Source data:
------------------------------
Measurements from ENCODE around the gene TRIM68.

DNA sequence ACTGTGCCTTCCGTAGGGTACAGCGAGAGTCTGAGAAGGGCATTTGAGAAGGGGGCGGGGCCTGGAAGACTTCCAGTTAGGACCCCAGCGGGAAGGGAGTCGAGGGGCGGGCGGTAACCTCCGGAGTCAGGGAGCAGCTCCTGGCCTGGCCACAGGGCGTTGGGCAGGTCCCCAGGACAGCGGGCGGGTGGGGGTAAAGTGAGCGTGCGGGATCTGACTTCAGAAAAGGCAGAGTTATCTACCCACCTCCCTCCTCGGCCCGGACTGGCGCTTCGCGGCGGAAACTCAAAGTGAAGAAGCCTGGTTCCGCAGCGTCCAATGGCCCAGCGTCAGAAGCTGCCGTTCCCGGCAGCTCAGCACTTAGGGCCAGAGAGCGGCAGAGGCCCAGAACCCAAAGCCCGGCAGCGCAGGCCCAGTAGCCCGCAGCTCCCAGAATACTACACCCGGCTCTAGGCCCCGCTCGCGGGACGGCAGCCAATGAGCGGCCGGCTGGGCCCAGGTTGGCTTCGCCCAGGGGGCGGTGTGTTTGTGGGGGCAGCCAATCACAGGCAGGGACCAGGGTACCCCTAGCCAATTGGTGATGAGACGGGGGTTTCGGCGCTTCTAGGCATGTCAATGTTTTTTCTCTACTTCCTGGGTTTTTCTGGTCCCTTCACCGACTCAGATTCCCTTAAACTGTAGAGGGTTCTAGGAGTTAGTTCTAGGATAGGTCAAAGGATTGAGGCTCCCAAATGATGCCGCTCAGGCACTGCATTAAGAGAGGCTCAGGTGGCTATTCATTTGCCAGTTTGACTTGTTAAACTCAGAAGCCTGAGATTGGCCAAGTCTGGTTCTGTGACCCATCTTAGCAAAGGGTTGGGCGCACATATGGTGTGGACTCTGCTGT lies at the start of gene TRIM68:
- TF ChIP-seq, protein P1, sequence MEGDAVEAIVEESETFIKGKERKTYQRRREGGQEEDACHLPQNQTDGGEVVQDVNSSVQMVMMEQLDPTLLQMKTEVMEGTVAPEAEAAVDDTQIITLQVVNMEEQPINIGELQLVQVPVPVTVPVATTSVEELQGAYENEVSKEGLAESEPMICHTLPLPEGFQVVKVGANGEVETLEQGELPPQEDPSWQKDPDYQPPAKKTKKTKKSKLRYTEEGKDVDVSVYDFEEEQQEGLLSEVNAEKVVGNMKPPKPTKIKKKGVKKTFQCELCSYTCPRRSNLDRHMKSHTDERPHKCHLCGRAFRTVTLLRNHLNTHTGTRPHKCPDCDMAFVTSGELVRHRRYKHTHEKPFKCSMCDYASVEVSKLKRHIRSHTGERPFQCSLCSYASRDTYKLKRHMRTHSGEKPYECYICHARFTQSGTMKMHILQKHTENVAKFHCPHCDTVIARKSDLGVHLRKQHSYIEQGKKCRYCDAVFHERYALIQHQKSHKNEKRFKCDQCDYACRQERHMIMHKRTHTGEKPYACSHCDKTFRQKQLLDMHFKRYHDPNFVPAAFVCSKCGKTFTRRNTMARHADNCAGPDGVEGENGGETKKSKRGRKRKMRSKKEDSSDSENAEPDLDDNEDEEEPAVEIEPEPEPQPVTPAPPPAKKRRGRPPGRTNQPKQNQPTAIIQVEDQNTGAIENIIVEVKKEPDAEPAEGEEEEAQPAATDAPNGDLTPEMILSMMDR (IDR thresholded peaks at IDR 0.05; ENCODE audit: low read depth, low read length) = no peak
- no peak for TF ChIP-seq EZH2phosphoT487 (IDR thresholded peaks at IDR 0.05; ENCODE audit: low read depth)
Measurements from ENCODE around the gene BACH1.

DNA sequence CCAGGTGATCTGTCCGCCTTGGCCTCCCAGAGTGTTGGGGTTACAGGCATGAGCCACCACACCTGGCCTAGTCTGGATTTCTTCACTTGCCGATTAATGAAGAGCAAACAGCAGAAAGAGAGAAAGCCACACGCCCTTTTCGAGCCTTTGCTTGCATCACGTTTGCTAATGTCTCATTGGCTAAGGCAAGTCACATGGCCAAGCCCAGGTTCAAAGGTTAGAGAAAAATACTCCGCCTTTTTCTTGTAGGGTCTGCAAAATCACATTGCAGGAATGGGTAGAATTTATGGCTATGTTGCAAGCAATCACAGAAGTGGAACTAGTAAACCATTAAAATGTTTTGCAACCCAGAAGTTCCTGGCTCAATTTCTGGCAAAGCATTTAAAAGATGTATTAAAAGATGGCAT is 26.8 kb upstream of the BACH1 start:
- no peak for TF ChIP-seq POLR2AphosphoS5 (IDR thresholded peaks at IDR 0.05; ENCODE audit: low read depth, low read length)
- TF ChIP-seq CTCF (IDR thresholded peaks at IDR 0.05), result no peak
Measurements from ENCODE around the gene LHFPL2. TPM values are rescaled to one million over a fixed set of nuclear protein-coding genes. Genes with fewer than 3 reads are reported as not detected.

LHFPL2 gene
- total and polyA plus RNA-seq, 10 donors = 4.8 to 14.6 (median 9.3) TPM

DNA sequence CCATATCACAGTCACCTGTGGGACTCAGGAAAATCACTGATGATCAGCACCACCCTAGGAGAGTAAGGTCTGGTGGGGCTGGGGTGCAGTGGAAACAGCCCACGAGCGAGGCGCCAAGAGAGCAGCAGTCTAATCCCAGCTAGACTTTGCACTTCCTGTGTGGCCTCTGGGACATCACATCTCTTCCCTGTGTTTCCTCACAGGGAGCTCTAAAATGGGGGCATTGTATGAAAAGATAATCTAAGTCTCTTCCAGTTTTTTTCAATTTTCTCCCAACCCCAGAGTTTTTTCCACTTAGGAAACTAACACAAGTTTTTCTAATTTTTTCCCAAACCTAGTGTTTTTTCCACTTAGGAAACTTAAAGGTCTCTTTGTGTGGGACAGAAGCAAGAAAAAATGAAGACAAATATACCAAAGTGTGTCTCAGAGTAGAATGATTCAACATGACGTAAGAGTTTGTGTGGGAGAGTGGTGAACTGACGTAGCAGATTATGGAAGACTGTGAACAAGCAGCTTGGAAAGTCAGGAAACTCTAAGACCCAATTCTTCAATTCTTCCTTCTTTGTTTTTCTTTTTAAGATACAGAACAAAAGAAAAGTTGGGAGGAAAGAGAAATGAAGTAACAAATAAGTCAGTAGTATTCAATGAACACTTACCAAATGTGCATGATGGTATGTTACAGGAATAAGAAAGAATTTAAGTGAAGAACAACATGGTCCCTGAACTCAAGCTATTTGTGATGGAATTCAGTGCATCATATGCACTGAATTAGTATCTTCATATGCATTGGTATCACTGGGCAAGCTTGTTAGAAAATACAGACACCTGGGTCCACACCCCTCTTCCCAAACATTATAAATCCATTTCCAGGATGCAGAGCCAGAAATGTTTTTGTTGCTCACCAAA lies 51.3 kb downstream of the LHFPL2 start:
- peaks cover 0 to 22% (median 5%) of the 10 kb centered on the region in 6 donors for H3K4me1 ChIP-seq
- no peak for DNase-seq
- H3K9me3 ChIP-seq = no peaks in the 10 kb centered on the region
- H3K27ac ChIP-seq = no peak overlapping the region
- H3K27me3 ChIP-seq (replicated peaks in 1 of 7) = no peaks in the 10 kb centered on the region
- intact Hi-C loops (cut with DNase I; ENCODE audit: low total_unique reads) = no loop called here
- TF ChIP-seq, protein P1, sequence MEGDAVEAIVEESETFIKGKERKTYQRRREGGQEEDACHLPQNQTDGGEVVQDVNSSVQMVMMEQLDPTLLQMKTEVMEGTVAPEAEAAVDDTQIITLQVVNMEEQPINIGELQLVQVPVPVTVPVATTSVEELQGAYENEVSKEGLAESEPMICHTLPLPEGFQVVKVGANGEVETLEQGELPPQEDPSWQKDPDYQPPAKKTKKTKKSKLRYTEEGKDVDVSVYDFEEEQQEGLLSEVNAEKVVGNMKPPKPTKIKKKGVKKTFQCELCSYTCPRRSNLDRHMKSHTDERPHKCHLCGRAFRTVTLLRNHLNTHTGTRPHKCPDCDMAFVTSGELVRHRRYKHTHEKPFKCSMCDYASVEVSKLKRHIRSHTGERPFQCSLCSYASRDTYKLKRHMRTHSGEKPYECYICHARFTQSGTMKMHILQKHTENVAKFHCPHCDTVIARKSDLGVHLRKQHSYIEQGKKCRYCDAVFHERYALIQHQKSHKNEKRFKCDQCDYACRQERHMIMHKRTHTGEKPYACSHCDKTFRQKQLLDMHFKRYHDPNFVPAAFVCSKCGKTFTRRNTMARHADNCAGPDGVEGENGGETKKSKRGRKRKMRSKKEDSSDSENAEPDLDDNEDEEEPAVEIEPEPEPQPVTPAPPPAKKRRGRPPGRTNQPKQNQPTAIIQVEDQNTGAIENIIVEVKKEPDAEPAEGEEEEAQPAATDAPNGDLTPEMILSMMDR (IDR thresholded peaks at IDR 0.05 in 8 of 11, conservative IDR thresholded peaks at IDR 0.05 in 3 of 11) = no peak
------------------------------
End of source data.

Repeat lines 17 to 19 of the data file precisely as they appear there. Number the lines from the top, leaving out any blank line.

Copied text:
- H3K27me3 ChIP-seq (replicated peaks in 1 of 7) = no peaks in the 10 kb centered on the region
- intact Hi-C loops (cut with DNase I; ENCODE audit: low total_unique reads) = no loop called here
- TF ChIP-seq, protein P1, sequence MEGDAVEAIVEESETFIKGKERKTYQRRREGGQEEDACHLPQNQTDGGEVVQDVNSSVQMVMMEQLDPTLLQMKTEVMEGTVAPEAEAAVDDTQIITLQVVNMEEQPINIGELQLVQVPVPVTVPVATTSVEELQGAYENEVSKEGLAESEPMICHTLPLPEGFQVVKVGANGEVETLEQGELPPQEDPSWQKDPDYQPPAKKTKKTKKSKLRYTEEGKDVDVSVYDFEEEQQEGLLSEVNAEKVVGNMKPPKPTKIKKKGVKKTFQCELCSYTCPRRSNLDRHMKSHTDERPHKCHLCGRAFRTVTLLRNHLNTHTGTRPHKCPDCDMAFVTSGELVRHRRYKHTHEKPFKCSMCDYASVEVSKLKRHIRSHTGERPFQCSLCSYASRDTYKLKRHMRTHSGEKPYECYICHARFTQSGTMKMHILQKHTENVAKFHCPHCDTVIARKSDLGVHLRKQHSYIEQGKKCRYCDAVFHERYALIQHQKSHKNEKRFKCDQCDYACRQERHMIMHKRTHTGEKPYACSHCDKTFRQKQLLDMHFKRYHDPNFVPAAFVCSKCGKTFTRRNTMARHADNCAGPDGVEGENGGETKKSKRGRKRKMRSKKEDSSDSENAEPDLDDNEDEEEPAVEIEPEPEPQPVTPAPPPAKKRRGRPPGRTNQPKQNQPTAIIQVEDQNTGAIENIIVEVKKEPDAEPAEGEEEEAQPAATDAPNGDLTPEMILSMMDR (IDR thresholded peaks at IDR 0.05 in 8 of 11, conservative IDR thresholded peaks at IDR 0.05 in 3 of 11) = no peak